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A Documentary Study for Arrangements for Credit Accumulation and Transfer in Higher Education



We were asked to

    'review and report upon the main features of the credit accumulation and transfer schemes which are used in higher education systems in a selection of other countries'


We were asked to refer in particular to

    'the major schemes in operation in the USA ...'

and, in the UK,

    'to the arrangements recently introduced on a national basis ...'

It was agreed that reference would also be made to Australia, and that the

    'other main point of reference [would] be continental Europe ...'

In addition to these major jurisdictions, it was agreed that 'attention would be paid' to the arrangements obtaining in Canada, New Zealand, South Africa, the West Indies, Israel, China, Japan and the countries of South East Asia.


It was agreed that the study would be undertaken primarily by means of a search of the World-wide Web, supplemented, as necessary, by interviews, work in local libraries, enquiries of relevant local consulates, and visits, where necessary, to relevant national centres in the USA, the UK and Australia.


It was agreed that the Report on the study should comprise not more than 20 pages of text, plus a select bibliography, and copies of any documents considered to be 'essential reading', and that it should be delivered both in hard copy and in 'Word' format on a floppy disc.


We were asked to submit our Report by 29 February 2000. In the event, this proved not to be possible, but an Interim Report, focusing on the 'major jurisdictions', together with a Bibliography, was submitted on 31 March.

Conduct of the Study

The study focused, as envisaged, primarily on the World-Wide Web as a source of information. This proved, however, to be a much more time-consuming, labour-intensive and unproductive task than had been anticipated - which was the major factor contributing to the delay experienced in reporting. It was supplemented by the use of local libraries - and we are grateful to the libraries of Lingnan University and The University of Hong Kong in particular for the use of their facilities and the co-operation of their staff. We wrote to all of the consulates of countries represented in Hong Kong who were to be included in the study, but this also proved a less than rewarding avenue of research, with none able to supply the information we were seeking directly, many unable to reply within a reasonable time-frame, and some that did not respond at all. A minority were, however, able to refer us to appropriate web-sites, or other sources of information in their home countries.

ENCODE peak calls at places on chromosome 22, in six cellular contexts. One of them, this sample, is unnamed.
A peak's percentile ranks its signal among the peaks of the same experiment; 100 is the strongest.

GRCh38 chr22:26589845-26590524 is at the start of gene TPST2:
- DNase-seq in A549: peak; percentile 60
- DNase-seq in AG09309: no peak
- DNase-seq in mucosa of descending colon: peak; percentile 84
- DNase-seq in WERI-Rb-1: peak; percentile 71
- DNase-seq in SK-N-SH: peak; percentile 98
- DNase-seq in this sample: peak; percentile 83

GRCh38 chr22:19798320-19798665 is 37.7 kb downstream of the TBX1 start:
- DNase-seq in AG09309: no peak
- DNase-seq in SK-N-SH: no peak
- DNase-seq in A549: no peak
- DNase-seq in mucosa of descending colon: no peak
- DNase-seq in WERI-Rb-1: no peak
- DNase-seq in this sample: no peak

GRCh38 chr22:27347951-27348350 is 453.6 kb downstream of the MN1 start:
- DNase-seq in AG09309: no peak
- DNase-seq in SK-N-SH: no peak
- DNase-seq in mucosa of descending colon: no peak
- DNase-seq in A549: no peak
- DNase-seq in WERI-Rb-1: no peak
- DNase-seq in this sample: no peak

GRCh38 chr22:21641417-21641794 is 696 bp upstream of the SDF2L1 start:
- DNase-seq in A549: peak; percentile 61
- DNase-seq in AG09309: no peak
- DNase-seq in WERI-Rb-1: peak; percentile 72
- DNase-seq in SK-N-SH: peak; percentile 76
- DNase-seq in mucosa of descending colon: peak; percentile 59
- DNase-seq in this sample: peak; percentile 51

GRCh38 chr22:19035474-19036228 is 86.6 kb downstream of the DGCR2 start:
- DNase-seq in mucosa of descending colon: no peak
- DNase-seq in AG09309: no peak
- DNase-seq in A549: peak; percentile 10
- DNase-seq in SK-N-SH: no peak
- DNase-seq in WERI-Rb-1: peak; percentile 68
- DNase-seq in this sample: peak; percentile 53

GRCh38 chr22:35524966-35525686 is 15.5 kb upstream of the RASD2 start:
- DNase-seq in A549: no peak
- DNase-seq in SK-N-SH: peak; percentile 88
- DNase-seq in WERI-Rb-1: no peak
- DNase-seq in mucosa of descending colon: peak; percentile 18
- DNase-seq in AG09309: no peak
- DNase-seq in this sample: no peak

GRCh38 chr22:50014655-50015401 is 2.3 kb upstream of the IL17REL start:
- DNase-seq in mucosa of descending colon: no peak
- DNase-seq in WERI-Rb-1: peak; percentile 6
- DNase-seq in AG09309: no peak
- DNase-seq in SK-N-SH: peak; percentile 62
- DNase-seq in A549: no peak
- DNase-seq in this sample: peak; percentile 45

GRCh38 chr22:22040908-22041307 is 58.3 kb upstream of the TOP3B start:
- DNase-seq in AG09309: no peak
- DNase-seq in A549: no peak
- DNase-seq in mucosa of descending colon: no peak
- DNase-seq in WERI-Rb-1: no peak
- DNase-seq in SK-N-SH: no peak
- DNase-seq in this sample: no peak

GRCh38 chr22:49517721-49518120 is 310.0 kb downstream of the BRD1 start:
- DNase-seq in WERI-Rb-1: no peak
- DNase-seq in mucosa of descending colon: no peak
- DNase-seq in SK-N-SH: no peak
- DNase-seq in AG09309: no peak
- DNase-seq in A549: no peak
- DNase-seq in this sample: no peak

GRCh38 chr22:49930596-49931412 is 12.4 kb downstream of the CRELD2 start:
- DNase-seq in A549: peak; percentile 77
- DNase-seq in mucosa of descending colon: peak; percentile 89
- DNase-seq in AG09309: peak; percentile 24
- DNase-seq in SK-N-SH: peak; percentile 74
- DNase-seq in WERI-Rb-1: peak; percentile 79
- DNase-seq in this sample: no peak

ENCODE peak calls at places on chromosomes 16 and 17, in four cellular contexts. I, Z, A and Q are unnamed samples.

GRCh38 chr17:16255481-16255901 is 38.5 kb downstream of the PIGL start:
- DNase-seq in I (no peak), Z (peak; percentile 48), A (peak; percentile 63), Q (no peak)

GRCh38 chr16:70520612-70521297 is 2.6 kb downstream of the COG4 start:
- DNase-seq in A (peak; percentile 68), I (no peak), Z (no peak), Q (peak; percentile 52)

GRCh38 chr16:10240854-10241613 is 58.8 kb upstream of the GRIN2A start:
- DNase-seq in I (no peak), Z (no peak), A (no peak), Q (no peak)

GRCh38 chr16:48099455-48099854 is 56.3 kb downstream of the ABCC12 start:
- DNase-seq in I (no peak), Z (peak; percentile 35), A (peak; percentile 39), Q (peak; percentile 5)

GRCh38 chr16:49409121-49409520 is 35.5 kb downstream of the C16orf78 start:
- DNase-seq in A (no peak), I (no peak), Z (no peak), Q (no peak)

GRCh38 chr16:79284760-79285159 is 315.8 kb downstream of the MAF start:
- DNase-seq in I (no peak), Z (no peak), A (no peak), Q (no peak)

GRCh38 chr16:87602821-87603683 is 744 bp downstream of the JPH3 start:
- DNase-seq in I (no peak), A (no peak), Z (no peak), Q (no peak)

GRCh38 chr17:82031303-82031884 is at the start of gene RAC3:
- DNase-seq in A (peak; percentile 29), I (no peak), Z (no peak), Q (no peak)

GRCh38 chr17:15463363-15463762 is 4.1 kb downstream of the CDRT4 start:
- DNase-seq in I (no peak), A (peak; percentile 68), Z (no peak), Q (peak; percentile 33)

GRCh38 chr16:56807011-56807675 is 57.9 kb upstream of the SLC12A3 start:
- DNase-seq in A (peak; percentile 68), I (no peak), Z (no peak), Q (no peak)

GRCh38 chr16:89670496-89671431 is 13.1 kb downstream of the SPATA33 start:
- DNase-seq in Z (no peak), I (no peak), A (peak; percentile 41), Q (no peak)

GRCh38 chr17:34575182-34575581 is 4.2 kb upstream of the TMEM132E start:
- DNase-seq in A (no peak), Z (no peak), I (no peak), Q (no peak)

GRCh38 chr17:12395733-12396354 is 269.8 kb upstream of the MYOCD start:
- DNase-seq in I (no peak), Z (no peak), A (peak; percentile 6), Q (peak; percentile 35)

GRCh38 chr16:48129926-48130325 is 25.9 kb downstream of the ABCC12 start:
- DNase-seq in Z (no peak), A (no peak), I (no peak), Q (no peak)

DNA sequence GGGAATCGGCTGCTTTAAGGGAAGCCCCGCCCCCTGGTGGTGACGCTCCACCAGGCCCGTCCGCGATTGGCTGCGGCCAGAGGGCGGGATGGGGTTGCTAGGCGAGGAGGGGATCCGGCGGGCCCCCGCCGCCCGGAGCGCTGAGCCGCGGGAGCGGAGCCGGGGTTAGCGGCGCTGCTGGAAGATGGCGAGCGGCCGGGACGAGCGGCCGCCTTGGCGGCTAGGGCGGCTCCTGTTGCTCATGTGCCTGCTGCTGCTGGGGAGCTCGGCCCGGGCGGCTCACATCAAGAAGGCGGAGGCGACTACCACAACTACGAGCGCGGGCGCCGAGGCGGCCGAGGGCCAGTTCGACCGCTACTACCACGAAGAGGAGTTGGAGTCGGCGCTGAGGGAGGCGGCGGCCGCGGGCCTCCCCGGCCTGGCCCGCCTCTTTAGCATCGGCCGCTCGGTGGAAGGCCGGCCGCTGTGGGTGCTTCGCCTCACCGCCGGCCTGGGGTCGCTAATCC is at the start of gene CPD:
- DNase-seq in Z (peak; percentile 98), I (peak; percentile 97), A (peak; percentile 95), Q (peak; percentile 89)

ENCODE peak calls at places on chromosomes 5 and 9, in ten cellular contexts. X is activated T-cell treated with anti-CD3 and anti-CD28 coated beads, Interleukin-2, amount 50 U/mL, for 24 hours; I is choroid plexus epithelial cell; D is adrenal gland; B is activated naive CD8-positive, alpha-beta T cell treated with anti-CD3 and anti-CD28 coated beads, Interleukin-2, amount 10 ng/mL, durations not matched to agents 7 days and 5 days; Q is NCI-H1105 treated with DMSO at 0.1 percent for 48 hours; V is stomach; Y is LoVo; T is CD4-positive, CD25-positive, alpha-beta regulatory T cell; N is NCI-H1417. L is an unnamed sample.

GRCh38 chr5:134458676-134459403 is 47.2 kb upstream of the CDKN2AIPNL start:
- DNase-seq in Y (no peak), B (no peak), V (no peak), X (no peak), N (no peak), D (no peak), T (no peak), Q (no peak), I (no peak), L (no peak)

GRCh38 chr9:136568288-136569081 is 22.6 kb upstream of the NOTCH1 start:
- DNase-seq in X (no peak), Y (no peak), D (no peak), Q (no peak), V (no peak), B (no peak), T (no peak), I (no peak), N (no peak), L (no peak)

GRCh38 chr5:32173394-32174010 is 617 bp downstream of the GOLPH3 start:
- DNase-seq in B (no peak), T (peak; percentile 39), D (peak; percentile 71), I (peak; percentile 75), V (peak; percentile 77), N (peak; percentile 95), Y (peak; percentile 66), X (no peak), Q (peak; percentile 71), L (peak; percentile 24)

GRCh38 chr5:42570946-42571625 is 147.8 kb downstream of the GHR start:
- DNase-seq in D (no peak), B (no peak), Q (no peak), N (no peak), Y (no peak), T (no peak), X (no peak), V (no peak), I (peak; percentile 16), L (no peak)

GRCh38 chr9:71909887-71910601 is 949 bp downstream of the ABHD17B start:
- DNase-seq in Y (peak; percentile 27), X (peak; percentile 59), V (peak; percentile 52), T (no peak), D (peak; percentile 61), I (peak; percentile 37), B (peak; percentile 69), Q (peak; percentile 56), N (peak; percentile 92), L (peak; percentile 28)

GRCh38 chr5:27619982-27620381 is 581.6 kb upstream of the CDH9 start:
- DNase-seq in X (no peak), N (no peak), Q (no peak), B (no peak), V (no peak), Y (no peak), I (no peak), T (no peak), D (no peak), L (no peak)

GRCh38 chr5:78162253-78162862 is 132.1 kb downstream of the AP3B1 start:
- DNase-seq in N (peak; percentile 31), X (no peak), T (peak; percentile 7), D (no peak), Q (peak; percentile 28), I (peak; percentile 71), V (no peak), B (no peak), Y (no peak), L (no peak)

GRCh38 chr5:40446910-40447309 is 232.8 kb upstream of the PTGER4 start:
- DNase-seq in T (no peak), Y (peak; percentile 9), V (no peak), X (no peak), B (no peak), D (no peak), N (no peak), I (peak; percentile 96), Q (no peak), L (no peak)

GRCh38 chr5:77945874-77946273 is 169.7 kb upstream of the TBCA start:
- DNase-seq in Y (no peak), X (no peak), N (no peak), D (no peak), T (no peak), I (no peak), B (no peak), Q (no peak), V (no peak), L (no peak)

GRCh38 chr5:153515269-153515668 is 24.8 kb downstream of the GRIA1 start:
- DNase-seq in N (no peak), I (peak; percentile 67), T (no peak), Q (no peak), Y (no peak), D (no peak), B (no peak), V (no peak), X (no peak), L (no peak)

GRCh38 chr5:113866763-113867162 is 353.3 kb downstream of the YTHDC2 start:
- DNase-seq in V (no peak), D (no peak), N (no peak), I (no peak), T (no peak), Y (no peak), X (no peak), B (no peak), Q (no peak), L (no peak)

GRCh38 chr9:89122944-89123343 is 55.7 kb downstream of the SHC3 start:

We consulted the President of the Open University of Hong Kong (Professor S.W. Tam) about the University's long-established arrangements for credit accumulation and transfer in Hong Kong, and the Executive Director of the Hong Kong Council for Academic Accreditation (Miss Wong Wai Sum) about the situation in China, and its relevance to Hong Kong. We are most grateful to each of them for the time they gave us, and for the information they supplied: any errors in reporting, or interpreting, that information should, of course, however, be laid at our door, and not theirs.

We were also fortunate to be able to see a report on Credit Transfer among the Credit Unit Systems of UGC-funded Institutions [sc. in Hong Kong] prepared for the Heads of Universities Committee in Hong Kong (HUCOM) by their Task Force on Credit Transfer, in September 1997, and a Preliminary Report and Recommendations, dated November 1999, prepared for HUCOM by its Credit-Unit System Working Group. In view of the work which has been done in this area by HUCOM, we have not thought it necessary to report in any detail on the situation in Hong Kong, although we have drawn attention to features of the arrangements in other countries which appear to have - potentially at least - particular relevance to Hong Kong.

Structure of the Report

Our initial expectations - about how much information would be available (and where); about the countries in which interesting developments on CATS were taking place; and about the ease of access to news about them - proved to be not wholly accurate. As a result, we have thought it best to focus this Report on what we have called the 'major jurisdictions' - namely, Australia, Canada, Japan, Europe, New Zealand, the UK, and the US. In all of these places, arrangements for Credit Accumulation and/or Transfer are either long established and well-documented, or at an interesting stage of development (and well-documented), and hold out the promise of lessons from which Hong Kong might usefully learn. We are unable to report anything of note about Israel, South Africa, or the West Indies, each of which has remained comparatively impenetrable to our enquiries. The remaining countries surveyed are grouped in two sections titled 'Other Jurisdictions'. 'Europe' covers Ireland, Sweden and the Russian Federation, while 'South East Asia' deals with China, Hong Kong, Malaysia, Singapore, Taiwan, Thailand and the Asia-Pacific region.

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